De-jargonifying your marketing evaluation toolbox
Andreas ArentoftHead of Data
Media mix modelling, regression-based modelling, econometrics modelling, incrementality, causal impact, causal inference, A/B tests, black-out tests, Lift Studies, GeoX, data-driven attribution and triangulation.
If you glanced at this and thought, “What on earth is this?” you’re not alone. This isn’t our attempt at keyword stuffing this blog post, they’re just a few examples of the common names for techniques used by the marketing community to evaluate advertising performance.
For an industry focused on communication, the jargonification of our work is scary. A core tenet of any good communication is simplicity, and cluttering the way we communicate by jam-packing it with technical terms means we will lose the audience’s understanding.
This article is divided into two parts:
- What it is that you actually have to do.
- How to actually do it – beyond complex marketing terms.
1. Your three tasks (or: What it is that you actually have to do)
When you stop overthinking marketing evaluation and simplify it, you’ll see that there are just three main tasks to tackle: planning, fine-tuning, and learning.
Task 1: Planning
Preparing your media plan well in advance allows you to carefully evaluate each advertising channel and define the budget allocated to each.
- Once a year/quarter based on budget size
Task 2: Fine-tuning
Maybe one of your creative formats performs well, or maybe your competitor is making a major, unexpected push. In either case, even with a set yearly budget, you still want to fine-tune your media budget to changing circumstances.
- Daily or weekly, depending on industry turbulence
Task 3: Learning
If you want to improve your marketing strategy, run experiments to test what works well for you. Using quantitative analysis can help you assess those changes consistently and solidly.
- At least quarterly, preferably monthly
Jokes, now you actually have to do it.
2. Building your marketing evaluation toolbox (or: How to actually do it)
To accomplish these three tasks, you need to ask yourself these three questions first:
- Do I have a good way to plan my yearly budget?
- Do I feel confident that I am adjusting my budget using good tools?
- Am I running enough tests and using appropriate methods for evaluating them?
If the answer to any of these questions is “No”, then you need to look at how to fix the gaps in your marketing evaluation first. But because of the misappropriation of trendy terms and AI solutions that lack domain expertise overrunning the field, you’ll probably have a hard time deciding what you need. That’s okay. Here is my advice:
1. Planning your marketing budget
Invest time in the planning process to tailor it to your business and steer away from automated, out-of-the-box solutions focused on short-term insights.
- An old-school Media Mix Model (MMM) is likely your best bet since you can adapt it to your business, integrate any valuable data points, and allow easy isolation and understanding of each factor’s value.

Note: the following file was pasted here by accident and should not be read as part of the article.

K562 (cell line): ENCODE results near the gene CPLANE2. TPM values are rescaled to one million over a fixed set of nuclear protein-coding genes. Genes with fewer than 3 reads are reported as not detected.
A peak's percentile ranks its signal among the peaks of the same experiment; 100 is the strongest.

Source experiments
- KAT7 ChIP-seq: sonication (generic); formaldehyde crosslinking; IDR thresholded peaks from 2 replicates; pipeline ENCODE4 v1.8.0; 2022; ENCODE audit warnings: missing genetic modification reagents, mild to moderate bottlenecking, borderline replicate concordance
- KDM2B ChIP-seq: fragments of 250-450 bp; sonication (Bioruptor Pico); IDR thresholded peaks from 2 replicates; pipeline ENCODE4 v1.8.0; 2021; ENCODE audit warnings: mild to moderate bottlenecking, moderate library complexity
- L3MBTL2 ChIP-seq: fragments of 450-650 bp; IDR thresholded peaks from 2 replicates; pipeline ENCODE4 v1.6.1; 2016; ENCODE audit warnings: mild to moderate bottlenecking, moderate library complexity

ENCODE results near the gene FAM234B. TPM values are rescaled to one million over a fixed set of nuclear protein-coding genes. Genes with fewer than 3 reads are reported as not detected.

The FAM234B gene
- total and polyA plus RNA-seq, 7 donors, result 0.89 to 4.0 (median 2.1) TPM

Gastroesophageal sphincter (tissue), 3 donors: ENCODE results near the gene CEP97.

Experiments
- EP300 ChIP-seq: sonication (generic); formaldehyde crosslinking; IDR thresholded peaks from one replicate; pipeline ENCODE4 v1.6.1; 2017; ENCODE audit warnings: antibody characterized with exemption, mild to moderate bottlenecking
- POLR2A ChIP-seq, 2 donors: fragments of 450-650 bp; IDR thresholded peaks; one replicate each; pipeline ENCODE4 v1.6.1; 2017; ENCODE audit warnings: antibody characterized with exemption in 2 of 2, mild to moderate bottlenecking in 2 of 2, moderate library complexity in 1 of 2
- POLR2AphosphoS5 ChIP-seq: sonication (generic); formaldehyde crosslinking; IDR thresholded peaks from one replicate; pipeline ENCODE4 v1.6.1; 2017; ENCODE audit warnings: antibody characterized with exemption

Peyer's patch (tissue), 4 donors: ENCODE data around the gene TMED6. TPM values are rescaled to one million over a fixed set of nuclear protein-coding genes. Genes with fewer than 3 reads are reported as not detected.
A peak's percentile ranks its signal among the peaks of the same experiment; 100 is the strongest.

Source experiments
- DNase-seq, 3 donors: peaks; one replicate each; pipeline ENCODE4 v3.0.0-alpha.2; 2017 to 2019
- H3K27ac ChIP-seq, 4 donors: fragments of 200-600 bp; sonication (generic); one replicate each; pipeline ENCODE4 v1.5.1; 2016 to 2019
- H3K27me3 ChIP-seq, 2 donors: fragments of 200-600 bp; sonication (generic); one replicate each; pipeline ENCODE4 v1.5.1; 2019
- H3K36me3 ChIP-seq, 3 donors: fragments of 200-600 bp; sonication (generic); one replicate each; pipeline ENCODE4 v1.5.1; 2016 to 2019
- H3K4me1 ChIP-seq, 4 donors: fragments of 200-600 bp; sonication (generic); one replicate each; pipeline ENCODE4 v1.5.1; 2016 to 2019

- Be wary of the emergence of “Automated MMMs”, since these solutions will never be able to capture the complexities of your business context, and are more akin to a fine-tuning tool.
2. Fine-tuning your marketing budget
The key to fine-tuning is balancing ease of access to insights and the tool’s accuracy. If you change budgets frequently (as you should if your industry dynamic changes often), you want your team to spend as little time as possible on identifying changes and take action immediately when a trend emerges.
This can lead to sacrificing some accuracy to allow quicker decision-making. In this case, Automated MMMs can be useful tools. However, well-tuned, click-based attribution models (or a tool that looks at incremental gains from budget changes) are equally valuable if your team knows how to use them.
3. Learning what works for you
When you want to improve learning in your organisation, do not buy or develop tools. Instead, train your team to identify learning opportunities. Start with a great hypothesis and then select a suitable method to test for something specific.
While you’d likely only have one tool or process for planning and fine-tuning, make sure you have an arsenal of techniques available when improving your method for evaluating tests. Here are a few examples:
- If you are running a digital-only creative and interested in brand recall, use a lift study.
- If you are looking at omnichannel measurement for larger initiatives, a Geo-experiment or Black-out test might be more appropriate. It all depends on what you are testing for.
Despite what marketing scientists and their complex terms want you to believe, Marketing Evaluation is not complicated. It is about improving decision-making by using data. Next time you have to decide how to invest your time and money in a new marketing evaluation initiative, remember:
- Planning: Invest in a great, tailored solution you know can support your business planning for a while.
- Fine-tuning: Buy or build an automated process that makes it easy for you to make decisions.
- Learning: Expand your solution portfolio to have the proper method ready depending on what you want to measure.
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